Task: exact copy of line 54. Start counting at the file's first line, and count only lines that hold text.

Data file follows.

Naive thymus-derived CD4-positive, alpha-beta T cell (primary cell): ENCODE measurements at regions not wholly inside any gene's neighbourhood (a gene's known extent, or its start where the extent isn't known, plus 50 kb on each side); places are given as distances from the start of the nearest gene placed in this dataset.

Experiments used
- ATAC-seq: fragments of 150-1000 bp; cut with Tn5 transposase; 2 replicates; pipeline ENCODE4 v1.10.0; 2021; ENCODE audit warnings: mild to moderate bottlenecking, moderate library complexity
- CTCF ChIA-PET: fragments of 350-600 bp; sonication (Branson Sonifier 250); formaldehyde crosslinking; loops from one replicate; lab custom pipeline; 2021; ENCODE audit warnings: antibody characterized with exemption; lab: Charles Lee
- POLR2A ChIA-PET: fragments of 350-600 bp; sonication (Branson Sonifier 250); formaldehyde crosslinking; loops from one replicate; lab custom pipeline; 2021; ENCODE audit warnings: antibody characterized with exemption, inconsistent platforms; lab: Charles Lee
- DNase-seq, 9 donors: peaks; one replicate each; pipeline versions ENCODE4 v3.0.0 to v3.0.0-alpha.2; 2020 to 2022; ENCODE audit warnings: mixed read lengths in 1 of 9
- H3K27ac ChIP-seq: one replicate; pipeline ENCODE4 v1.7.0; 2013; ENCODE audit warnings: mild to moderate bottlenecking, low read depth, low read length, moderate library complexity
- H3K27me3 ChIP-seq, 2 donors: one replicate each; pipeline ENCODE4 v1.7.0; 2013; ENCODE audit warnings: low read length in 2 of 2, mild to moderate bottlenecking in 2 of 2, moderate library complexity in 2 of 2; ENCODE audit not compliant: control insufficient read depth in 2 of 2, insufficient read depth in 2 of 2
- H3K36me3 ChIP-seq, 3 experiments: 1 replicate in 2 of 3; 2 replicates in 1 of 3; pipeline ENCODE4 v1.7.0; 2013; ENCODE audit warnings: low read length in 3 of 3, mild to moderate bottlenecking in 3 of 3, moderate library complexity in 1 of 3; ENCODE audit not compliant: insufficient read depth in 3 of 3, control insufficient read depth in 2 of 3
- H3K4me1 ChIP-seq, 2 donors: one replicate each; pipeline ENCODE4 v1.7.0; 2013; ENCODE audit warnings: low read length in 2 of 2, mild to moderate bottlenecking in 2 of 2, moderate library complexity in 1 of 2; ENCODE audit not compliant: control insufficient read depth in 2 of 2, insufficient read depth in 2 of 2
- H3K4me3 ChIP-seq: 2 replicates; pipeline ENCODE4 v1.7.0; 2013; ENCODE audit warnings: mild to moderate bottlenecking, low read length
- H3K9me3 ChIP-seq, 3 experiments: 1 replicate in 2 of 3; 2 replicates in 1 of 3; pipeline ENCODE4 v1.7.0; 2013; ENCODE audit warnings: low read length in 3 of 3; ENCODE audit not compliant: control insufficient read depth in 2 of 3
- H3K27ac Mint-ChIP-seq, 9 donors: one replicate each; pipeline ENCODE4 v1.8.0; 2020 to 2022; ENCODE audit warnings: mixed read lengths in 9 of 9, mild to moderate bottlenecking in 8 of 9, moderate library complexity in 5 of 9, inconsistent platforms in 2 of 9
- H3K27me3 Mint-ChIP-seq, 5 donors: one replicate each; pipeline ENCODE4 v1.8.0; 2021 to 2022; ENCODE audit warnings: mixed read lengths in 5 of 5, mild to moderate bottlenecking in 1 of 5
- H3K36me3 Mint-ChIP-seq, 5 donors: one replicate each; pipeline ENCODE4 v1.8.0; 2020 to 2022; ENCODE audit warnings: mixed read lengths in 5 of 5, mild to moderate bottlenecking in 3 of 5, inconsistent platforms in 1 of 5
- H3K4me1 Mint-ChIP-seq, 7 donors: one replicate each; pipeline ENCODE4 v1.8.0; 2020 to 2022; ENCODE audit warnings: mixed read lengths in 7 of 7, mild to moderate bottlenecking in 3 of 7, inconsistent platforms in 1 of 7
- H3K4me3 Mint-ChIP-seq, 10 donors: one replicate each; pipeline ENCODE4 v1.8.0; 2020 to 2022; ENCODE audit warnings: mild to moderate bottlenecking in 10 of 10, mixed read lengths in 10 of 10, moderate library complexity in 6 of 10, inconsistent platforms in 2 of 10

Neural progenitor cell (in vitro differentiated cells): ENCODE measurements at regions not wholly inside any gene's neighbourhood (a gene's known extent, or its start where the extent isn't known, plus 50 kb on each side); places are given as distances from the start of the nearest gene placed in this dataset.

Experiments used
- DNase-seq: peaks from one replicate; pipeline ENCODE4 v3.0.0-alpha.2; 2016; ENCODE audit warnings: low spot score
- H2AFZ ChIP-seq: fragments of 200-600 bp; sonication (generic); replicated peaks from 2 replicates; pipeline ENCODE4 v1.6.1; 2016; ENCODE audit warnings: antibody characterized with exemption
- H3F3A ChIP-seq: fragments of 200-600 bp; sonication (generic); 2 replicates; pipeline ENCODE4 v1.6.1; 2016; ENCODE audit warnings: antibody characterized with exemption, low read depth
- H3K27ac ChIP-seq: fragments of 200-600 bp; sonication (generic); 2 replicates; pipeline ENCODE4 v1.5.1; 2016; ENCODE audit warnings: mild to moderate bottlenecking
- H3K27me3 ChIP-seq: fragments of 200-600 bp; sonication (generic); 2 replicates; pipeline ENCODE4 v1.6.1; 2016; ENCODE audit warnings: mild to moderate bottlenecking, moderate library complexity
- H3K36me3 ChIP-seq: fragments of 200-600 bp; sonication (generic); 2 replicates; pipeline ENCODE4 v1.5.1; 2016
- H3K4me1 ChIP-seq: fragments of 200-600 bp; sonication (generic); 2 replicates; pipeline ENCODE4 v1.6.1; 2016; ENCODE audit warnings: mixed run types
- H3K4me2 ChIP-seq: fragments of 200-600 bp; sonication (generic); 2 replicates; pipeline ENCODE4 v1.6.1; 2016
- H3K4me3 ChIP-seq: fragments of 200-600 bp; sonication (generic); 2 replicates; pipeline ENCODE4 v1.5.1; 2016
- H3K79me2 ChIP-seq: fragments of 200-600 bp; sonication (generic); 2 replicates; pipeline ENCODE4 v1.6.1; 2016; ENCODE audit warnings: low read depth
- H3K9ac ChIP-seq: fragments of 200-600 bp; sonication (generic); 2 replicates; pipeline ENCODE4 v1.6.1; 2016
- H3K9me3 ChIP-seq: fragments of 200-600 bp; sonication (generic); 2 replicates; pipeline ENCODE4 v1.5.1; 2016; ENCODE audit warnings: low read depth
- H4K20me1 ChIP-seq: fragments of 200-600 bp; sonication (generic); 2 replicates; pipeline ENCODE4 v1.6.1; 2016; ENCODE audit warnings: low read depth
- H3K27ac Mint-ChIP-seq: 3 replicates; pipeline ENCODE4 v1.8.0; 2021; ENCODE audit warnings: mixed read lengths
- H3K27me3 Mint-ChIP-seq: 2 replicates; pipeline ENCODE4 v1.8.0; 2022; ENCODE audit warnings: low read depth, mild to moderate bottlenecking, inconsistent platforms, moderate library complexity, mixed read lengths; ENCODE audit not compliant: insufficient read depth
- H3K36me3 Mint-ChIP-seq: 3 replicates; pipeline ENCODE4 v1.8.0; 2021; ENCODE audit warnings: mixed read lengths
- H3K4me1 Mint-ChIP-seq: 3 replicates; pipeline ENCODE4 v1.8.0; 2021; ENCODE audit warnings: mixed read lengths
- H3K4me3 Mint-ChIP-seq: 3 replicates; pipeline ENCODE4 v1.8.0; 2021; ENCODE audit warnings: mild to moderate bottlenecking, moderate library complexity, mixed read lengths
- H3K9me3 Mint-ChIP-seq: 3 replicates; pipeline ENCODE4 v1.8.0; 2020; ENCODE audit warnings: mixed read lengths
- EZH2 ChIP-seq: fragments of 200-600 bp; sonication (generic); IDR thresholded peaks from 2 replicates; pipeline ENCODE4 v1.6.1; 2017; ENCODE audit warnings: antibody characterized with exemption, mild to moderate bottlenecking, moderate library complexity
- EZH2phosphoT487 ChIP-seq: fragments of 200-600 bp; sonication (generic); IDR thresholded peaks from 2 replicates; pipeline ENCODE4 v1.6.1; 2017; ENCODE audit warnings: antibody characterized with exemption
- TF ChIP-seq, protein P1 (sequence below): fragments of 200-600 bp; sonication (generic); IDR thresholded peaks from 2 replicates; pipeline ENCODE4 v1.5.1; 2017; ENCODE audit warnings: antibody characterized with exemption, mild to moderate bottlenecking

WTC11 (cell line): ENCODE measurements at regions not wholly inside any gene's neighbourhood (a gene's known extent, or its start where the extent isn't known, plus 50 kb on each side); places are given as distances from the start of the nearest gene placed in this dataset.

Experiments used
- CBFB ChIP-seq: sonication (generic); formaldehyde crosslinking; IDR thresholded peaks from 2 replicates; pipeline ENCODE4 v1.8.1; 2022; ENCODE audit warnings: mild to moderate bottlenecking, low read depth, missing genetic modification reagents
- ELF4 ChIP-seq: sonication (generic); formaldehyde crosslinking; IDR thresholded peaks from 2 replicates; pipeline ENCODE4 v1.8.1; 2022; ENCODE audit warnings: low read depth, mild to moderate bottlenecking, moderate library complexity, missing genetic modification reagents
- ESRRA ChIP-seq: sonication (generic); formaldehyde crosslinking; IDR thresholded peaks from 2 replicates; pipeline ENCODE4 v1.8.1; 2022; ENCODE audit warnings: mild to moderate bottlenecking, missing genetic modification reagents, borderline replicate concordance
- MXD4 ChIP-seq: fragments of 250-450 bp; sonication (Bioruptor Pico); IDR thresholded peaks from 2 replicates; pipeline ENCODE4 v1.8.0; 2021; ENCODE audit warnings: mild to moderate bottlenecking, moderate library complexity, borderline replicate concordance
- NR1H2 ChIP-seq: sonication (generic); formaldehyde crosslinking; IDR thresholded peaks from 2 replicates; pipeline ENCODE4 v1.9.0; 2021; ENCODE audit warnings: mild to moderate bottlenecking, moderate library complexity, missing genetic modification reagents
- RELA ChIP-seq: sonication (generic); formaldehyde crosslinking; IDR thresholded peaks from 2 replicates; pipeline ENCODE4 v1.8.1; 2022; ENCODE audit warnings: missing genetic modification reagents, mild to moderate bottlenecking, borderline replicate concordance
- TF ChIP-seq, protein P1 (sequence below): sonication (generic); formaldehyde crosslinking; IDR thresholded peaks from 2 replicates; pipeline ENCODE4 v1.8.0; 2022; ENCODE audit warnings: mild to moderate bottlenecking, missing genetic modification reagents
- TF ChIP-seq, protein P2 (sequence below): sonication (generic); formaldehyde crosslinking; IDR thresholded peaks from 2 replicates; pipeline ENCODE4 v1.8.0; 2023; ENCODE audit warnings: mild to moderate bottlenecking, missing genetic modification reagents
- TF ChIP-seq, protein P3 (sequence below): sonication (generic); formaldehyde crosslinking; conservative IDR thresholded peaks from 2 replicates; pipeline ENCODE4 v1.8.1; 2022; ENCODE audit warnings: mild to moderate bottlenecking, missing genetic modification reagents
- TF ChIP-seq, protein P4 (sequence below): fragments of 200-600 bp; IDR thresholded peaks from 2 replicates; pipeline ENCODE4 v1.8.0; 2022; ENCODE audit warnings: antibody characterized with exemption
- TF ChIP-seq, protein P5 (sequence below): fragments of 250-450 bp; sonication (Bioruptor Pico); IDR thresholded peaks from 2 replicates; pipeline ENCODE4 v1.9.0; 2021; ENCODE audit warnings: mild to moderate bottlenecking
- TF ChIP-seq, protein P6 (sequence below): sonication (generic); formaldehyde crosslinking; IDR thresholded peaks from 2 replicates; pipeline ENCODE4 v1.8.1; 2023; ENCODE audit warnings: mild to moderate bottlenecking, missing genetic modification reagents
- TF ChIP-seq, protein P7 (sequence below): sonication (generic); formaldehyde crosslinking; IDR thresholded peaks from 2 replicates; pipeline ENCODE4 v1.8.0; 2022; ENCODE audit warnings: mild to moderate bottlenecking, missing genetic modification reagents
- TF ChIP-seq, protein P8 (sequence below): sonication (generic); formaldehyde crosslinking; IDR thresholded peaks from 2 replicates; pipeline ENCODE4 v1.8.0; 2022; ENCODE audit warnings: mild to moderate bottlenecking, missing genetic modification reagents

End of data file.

- TF ChIP-seq, protein P5 (sequence below): fragments of 250-450 bp; sonication (Bioruptor Pico); IDR thresholded peaks from 2 replicates; pipeline ENCODE4 v1.9.0; 2021; ENCODE audit warnings: mild to moderate bottlenecking